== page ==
One area where governments are stepping in is on the legislative front. Data security breaches are nothing new, but gone are the days when organizations could conveniently sweep them under the rug. "Canada is the latest country about to implement a new breach notification regime", said Éloïse Gratton, a BLG partner and nationally renowned expert in privacy and data protection.

Following recent amendments to Canada's Personal Information Protection and Electronic Documents Act (PIPEDA), private-sector organizations doing business in Canada must report the breach to the Privacy Commissioner and, generally, notify customers if there is a risk of significant harm resulting from a data security breach. Gratton expects regulations prescribing the breach notification process in Canada to be in place as early as during the first quarter of 2018.

"There are record-keeping obligations," she added. "When you have a security incident you're supposed to keep the data." The duration of record keeping is still being decided by the Privacy Commissioner, but could possibly extend to as long as five years. Organizations that suffer a breach must also be mindful of additional provincial breach notification regimes in Québec, Alberta and British Columbia. Additionally, most states in the U.S. also have breach notification laws on the books.

Another game changer, said Gratton, is the coming into force in May 2018 of the European Union's General Data Protection Regulation (GDPR), which applies to any processing of personal data, namely its collection, use, disclosure or storage. Under the GDPR, organizations that suffer a breach must notify the relevant national data protection regulator as well as anyone who has been affected, and where the breach is likely to result in high risk to their rights and freedoms. Fines for non-compliance are considerable — up to 4 percent of an organization's annual worldwide turnover or €20m. The GDPR also creates a right of private action against data controllers and data processors.

"Complicating matters further", Gratton said, "the EU regulation has extra-territorial reach". It applies to organizations that offer goods and services to European residents or who monitor their behaviour, through the use of persistent cookies for instance. That includes businesses based outside of the EU.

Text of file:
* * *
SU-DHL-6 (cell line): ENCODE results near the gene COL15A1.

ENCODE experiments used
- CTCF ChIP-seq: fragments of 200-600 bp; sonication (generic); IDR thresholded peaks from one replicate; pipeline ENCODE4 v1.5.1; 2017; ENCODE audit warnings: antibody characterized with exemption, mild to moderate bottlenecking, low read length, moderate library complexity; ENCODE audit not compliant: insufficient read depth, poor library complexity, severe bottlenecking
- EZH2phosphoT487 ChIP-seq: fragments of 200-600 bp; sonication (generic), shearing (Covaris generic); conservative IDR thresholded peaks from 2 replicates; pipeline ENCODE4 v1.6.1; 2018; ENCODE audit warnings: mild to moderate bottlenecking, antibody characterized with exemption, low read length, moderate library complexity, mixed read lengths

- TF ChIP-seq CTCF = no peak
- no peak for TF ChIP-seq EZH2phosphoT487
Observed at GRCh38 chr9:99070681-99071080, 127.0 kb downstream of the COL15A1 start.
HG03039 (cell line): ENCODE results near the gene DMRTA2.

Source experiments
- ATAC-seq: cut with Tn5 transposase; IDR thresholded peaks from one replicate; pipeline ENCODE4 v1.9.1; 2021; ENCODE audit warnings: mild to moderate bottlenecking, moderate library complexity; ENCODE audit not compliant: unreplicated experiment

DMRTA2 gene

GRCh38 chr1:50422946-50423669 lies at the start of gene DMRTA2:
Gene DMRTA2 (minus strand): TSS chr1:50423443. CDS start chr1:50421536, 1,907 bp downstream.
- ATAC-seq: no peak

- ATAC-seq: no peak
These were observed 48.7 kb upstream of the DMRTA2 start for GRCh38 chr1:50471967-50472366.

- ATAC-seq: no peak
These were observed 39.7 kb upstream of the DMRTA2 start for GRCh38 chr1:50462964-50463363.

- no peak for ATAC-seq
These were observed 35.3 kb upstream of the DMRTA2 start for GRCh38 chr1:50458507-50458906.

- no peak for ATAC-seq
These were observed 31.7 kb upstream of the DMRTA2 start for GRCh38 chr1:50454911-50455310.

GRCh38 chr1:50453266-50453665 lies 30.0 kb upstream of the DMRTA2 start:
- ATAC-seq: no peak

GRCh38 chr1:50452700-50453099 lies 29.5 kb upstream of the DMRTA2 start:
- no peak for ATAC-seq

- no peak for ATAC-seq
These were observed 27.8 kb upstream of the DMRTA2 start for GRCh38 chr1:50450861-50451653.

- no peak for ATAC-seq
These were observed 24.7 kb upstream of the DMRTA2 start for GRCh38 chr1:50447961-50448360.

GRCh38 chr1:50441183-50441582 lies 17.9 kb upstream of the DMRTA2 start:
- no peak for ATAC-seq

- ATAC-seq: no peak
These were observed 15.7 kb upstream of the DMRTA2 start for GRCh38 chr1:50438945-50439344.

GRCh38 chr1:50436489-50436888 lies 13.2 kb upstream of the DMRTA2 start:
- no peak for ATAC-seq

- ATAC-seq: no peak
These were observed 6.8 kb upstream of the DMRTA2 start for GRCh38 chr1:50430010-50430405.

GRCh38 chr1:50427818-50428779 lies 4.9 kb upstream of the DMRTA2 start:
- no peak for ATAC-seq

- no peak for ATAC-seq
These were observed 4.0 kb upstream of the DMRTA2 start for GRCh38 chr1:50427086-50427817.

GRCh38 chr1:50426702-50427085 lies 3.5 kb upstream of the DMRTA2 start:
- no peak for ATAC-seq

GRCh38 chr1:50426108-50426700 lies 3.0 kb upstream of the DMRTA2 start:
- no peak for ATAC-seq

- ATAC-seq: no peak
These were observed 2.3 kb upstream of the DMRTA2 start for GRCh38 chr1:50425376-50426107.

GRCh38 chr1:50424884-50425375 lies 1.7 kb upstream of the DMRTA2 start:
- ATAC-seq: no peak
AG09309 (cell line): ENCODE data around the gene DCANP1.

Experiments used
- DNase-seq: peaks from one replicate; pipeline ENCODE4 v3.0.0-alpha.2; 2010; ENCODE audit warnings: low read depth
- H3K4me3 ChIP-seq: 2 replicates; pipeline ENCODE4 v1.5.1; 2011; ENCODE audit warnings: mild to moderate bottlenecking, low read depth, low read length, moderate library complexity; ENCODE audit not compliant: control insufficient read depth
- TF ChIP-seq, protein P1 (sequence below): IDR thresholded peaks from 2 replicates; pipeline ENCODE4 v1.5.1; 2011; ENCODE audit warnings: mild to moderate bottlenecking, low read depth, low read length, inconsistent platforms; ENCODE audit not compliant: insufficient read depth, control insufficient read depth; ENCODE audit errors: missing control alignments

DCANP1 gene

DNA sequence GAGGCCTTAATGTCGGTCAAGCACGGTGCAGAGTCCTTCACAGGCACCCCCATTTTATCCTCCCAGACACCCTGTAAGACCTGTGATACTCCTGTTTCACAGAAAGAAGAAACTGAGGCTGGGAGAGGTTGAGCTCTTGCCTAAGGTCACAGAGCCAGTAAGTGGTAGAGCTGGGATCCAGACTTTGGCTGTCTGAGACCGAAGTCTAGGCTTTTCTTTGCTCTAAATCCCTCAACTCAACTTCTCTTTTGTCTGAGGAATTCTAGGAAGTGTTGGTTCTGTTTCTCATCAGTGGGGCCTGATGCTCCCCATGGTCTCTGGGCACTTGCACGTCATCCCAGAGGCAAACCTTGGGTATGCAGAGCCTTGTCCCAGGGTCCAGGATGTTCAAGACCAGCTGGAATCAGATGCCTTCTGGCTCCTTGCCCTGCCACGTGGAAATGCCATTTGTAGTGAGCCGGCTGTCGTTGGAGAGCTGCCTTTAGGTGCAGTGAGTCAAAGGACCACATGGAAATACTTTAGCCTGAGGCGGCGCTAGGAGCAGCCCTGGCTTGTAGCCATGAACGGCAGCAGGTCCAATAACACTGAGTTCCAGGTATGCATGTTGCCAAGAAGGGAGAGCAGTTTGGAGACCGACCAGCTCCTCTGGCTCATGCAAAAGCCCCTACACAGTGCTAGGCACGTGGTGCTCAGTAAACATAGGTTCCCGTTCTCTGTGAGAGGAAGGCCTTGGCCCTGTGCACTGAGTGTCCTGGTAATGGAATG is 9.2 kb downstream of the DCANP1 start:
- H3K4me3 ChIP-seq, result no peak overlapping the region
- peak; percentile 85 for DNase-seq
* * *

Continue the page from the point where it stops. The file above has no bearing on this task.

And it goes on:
How far liability extends will also depend in part on the contractual terms. Contractors are increasingly required to meet cybersecurity standards, and can be held liable for damages to a company's systems as a result of a virus or malware introduced by an agent or employee.

Being prepared and mitigating the damage

To safeguard ships from cyber threats, companies should follow International Maritime Organization approved guidelines on cyber risk management, which focus on identifying the systems, data and capabilities that pose a risk to operations, when these are disrupted. To do that, companies must implement risk control processes and have the ability to detect cyber events in a timely manner. They must also be able to back-up and restore systems necessary for shipping operations or services impaired following a cyber event.

To mitigate the damage that can result from a breach, Gratton urges organizations to have a breach incident response plan in place well in advance. "You have to know who your internal core team is, and who your external team is," she said. That includes legal, forensic, PR, and information security experts.

It is also advisable, when responding to a breach, to ask legal counsel to retain and deal with cyber forensic experts for the purposes of maintaining solicitor-client privilege.